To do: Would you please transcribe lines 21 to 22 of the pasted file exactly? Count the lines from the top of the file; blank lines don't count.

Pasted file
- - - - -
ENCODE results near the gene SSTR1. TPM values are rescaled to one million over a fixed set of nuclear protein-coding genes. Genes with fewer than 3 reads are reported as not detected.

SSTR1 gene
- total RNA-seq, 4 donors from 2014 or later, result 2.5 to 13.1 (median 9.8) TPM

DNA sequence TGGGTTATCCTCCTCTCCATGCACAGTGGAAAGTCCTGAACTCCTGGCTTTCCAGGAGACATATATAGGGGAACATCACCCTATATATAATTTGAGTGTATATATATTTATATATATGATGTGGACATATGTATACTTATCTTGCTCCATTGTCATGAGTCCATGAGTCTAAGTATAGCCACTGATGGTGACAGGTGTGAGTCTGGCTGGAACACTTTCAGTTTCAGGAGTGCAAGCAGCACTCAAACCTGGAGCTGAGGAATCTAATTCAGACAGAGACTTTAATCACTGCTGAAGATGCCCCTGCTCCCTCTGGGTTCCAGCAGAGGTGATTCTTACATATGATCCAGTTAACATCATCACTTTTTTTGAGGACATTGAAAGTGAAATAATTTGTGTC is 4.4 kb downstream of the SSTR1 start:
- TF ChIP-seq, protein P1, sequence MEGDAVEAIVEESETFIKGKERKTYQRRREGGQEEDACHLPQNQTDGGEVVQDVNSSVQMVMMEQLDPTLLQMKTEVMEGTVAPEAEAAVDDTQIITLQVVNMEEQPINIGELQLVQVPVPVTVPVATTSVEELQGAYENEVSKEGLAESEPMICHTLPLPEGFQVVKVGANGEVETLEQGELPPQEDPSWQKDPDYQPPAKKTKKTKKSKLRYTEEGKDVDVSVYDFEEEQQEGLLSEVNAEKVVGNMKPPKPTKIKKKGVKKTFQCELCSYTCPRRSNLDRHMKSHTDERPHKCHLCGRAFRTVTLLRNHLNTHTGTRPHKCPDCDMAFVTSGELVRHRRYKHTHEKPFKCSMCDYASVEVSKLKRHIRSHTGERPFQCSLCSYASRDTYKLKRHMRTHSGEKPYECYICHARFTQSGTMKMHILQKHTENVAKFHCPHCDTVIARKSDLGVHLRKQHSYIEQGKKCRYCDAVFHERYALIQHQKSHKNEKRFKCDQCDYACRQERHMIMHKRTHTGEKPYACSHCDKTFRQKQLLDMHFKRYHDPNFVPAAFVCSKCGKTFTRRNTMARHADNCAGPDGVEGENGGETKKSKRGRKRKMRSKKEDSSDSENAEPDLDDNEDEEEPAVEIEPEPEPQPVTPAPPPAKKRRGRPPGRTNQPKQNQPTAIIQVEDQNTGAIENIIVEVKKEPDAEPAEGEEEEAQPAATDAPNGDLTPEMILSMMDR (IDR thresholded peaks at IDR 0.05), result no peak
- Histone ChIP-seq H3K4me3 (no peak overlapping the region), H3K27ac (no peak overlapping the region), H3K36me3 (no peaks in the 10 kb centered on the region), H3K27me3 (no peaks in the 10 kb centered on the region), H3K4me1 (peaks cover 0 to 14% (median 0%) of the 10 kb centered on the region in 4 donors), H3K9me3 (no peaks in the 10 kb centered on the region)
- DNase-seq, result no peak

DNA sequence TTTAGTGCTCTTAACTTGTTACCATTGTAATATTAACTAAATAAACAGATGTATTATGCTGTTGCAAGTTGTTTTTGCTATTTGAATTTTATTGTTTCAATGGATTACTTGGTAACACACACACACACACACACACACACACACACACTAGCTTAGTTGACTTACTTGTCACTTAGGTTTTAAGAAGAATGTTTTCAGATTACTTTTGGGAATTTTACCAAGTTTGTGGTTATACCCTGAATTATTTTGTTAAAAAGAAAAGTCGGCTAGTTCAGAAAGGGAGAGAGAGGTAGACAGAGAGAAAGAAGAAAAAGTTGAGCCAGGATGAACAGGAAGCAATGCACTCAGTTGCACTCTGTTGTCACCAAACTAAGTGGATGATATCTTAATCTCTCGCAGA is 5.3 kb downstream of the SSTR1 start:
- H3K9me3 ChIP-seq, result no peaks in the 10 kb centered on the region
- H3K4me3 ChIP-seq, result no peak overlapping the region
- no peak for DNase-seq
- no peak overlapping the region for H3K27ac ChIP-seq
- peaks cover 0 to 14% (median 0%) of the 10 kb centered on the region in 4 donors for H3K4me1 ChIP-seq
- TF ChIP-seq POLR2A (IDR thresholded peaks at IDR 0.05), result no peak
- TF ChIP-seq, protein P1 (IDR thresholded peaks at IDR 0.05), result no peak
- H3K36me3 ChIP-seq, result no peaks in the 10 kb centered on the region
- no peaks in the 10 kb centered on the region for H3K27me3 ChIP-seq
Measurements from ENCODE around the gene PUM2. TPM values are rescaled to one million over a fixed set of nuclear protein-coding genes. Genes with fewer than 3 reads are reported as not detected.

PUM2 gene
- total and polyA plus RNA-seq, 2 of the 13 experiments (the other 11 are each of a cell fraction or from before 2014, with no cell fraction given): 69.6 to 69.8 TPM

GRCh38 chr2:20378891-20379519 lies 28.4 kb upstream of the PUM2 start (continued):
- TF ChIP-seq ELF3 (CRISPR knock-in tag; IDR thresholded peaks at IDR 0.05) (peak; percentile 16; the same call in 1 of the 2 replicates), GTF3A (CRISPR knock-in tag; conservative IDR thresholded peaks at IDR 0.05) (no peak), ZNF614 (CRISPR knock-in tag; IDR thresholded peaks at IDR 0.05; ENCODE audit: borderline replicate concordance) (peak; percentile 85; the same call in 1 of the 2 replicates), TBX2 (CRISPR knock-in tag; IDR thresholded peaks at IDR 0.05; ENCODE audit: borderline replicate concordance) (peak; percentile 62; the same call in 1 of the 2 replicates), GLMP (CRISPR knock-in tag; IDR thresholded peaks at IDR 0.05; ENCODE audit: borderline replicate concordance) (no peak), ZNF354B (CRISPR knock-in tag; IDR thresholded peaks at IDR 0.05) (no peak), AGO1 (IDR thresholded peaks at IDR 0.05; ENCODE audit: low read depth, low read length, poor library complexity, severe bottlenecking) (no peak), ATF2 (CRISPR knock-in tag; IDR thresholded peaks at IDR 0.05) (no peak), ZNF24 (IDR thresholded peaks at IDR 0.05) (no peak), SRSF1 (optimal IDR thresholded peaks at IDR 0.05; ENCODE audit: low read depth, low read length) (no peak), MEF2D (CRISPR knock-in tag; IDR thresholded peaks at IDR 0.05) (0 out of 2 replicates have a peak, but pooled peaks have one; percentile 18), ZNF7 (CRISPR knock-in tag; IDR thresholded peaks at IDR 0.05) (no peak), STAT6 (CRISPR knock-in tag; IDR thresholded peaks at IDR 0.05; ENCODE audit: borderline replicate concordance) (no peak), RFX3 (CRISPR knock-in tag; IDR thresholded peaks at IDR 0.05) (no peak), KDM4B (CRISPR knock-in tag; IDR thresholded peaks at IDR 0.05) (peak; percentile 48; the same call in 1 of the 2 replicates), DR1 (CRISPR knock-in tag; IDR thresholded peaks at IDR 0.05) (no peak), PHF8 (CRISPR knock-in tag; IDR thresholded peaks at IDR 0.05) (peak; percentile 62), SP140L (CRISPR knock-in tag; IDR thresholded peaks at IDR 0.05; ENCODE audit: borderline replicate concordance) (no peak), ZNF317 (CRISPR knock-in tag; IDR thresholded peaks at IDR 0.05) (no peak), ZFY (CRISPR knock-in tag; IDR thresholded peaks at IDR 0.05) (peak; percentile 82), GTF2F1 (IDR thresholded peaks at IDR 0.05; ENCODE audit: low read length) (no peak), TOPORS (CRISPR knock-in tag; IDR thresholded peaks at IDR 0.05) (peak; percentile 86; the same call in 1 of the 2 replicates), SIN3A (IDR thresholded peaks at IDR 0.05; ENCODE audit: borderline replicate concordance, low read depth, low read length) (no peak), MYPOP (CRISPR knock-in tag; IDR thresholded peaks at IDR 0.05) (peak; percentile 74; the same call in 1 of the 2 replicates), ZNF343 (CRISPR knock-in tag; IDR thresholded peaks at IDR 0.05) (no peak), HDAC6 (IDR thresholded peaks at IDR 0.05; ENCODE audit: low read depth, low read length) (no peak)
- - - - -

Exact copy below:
GRCh38 chr2:20378891-20379519 lies 28.4 kb upstream of the PUM2 start (continued):
- TF ChIP-seq ELF3 (CRISPR knock-in tag; IDR thresholded peaks at IDR 0.05) (peak; percentile 16; the same call in 1 of the 2 replicates), GTF3A (CRISPR knock-in tag; conservative IDR thresholded peaks at IDR 0.05) (no peak), ZNF614 (CRISPR knock-in tag; IDR thresholded peaks at IDR 0.05; ENCODE audit: borderline replicate concordance) (peak; percentile 85; the same call in 1 of the 2 replicates), TBX2 (CRISPR knock-in tag; IDR thresholded peaks at IDR 0.05; ENCODE audit: borderline replicate concordance) (peak; percentile 62; the same call in 1 of the 2 replicates), GLMP (CRISPR knock-in tag; IDR thresholded peaks at IDR 0.05; ENCODE audit: borderline replicate concordance) (no peak), ZNF354B (CRISPR knock-in tag; IDR thresholded peaks at IDR 0.05) (no peak), AGO1 (IDR thresholded peaks at IDR 0.05; ENCODE audit: low read depth, low read length, poor library complexity, severe bottlenecking) (no peak), ATF2 (CRISPR knock-in tag; IDR thresholded peaks at IDR 0.05) (no peak), ZNF24 (IDR thresholded peaks at IDR 0.05) (no peak), SRSF1 (optimal IDR thresholded peaks at IDR 0.05; ENCODE audit: low read depth, low read length) (no peak), MEF2D (CRISPR knock-in tag; IDR thresholded peaks at IDR 0.05) (0 out of 2 replicates have a peak, but pooled peaks have one; percentile 18), ZNF7 (CRISPR knock-in tag; IDR thresholded peaks at IDR 0.05) (no peak), STAT6 (CRISPR knock-in tag; IDR thresholded peaks at IDR 0.05; ENCODE audit: borderline replicate concordance) (no peak), RFX3 (CRISPR knock-in tag; IDR thresholded peaks at IDR 0.05) (no peak), KDM4B (CRISPR knock-in tag; IDR thresholded peaks at IDR 0.05) (peak; percentile 48; the same call in 1 of the 2 replicates), DR1 (CRISPR knock-in tag; IDR thresholded peaks at IDR 0.05) (no peak), PHF8 (CRISPR knock-in tag; IDR thresholded peaks at IDR 0.05) (peak; percentile 62), SP140L (CRISPR knock-in tag; IDR thresholded peaks at IDR 0.05; ENCODE audit: borderline replicate concordance) (no peak), ZNF317 (CRISPR knock-in tag; IDR thresholded peaks at IDR 0.05) (no peak), ZFY (CRISPR knock-in tag; IDR thresholded peaks at IDR 0.05) (peak; percentile 82), GTF2F1 (IDR thresholded peaks at IDR 0.05; ENCODE audit: low read length) (no peak), TOPORS (CRISPR knock-in tag; IDR thresholded peaks at IDR 0.05) (peak; percentile 86; the same call in 1 of the 2 replicates), SIN3A (IDR thresholded peaks at IDR 0.05; ENCODE audit: borderline replicate concordance, low read depth, low read length) (no peak), MYPOP (CRISPR knock-in tag; IDR thresholded peaks at IDR 0.05) (peak; percentile 74; the same call in 1 of the 2 replicates), ZNF343 (CRISPR knock-in tag; IDR thresholded peaks at IDR 0.05) (no peak), HDAC6 (IDR thresholded peaks at IDR 0.05; ENCODE audit: low read depth, low read length) (no peak)